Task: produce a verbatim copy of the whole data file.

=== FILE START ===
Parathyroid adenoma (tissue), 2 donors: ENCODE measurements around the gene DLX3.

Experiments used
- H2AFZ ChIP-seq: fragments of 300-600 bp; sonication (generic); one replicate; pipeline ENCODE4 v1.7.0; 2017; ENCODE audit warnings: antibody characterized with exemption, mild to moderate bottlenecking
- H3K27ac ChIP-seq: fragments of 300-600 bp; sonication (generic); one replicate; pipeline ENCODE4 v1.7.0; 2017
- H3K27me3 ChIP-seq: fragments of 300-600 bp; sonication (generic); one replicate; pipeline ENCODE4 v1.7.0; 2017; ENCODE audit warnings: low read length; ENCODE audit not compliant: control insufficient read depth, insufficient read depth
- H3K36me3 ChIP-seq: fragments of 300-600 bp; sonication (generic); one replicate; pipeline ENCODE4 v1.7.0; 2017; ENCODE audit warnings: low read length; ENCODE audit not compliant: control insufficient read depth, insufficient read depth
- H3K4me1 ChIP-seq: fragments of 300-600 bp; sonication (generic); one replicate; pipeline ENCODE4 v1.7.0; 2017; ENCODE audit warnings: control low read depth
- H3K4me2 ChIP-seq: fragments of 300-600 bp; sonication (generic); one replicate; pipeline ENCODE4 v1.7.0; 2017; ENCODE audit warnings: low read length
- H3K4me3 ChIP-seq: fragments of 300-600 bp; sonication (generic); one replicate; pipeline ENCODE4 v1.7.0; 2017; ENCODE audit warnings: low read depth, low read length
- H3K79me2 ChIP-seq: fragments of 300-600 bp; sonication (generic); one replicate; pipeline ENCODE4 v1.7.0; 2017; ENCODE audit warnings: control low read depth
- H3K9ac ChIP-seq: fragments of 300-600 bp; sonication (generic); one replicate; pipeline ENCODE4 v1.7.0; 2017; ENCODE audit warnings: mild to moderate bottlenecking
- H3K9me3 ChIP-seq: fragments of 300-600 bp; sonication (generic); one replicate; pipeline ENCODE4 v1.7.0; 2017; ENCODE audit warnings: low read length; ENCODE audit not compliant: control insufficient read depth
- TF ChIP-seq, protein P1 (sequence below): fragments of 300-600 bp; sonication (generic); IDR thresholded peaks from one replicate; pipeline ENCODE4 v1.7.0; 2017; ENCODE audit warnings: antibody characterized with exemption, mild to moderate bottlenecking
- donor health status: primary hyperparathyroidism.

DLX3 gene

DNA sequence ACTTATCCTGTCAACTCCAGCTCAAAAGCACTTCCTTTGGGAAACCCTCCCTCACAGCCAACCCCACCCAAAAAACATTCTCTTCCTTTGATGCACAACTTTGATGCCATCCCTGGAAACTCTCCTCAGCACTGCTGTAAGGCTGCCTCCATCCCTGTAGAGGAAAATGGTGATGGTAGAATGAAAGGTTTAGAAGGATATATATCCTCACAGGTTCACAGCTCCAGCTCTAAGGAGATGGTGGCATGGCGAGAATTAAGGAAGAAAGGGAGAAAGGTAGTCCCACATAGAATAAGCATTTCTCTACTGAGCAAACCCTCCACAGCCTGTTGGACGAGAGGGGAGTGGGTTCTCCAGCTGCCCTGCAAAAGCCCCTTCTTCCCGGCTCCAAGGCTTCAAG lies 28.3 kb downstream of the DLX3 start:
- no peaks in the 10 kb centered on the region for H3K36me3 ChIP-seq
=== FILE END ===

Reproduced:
Parathyroid adenoma (tissue), 2 donors: ENCODE measurements around the gene DLX3.

Experiments used
- H2AFZ ChIP-seq: fragments of 300-600 bp; sonication (generic); one replicate; pipeline ENCODE4 v1.7.0; 2017; ENCODE audit warnings: antibody characterized with exemption, mild to moderate bottlenecking
- H3K27ac ChIP-seq: fragments of 300-600 bp; sonication (generic); one replicate; pipeline ENCODE4 v1.7.0; 2017
- H3K27me3 ChIP-seq: fragments of 300-600 bp; sonication (generic); one replicate; pipeline ENCODE4 v1.7.0; 2017; ENCODE audit warnings: low read length; ENCODE audit not compliant: control insufficient read depth, insufficient read depth
- H3K36me3 ChIP-seq: fragments of 300-600 bp; sonication (generic); one replicate; pipeline ENCODE4 v1.7.0; 2017; ENCODE audit warnings: low read length; ENCODE audit not compliant: control insufficient read depth, insufficient read depth
- H3K4me1 ChIP-seq: fragments of 300-600 bp; sonication (generic); one replicate; pipeline ENCODE4 v1.7.0; 2017; ENCODE audit warnings: control low read depth
- H3K4me2 ChIP-seq: fragments of 300-600 bp; sonication (generic); one replicate; pipeline ENCODE4 v1.7.0; 2017; ENCODE audit warnings: low read length
- H3K4me3 ChIP-seq: fragments of 300-600 bp; sonication (generic); one replicate; pipeline ENCODE4 v1.7.0; 2017; ENCODE audit warnings: low read depth, low read length
- H3K79me2 ChIP-seq: fragments of 300-600 bp; sonication (generic); one replicate; pipeline ENCODE4 v1.7.0; 2017; ENCODE audit warnings: control low read depth
- H3K9ac ChIP-seq: fragments of 300-600 bp; sonication (generic); one replicate; pipeline ENCODE4 v1.7.0; 2017; ENCODE audit warnings: mild to moderate bottlenecking
- H3K9me3 ChIP-seq: fragments of 300-600 bp; sonication (generic); one replicate; pipeline ENCODE4 v1.7.0; 2017; ENCODE audit warnings: low read length; ENCODE audit not compliant: control insufficient read depth
- TF ChIP-seq, protein P1 (sequence below): fragments of 300-600 bp; sonication (generic); IDR thresholded peaks from one replicate; pipeline ENCODE4 v1.7.0; 2017; ENCODE audit warnings: antibody characterized with exemption, mild to moderate bottlenecking
- donor health status: primary hyperparathyroidism.

DLX3 gene

DNA sequence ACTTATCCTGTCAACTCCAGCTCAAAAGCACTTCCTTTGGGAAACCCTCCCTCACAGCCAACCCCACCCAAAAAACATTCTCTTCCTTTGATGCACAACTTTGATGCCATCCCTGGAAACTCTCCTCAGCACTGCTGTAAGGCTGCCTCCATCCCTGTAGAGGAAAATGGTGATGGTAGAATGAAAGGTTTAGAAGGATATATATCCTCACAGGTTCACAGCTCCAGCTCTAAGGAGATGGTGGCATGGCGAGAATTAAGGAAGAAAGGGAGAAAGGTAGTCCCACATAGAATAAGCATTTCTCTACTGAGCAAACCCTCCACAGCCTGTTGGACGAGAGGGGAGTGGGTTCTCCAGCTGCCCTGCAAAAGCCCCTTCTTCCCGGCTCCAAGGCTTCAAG lies 28.3 kb downstream of the DLX3 start:
- no peaks in the 10 kb centered on the region for H3K36me3 ChIP-seq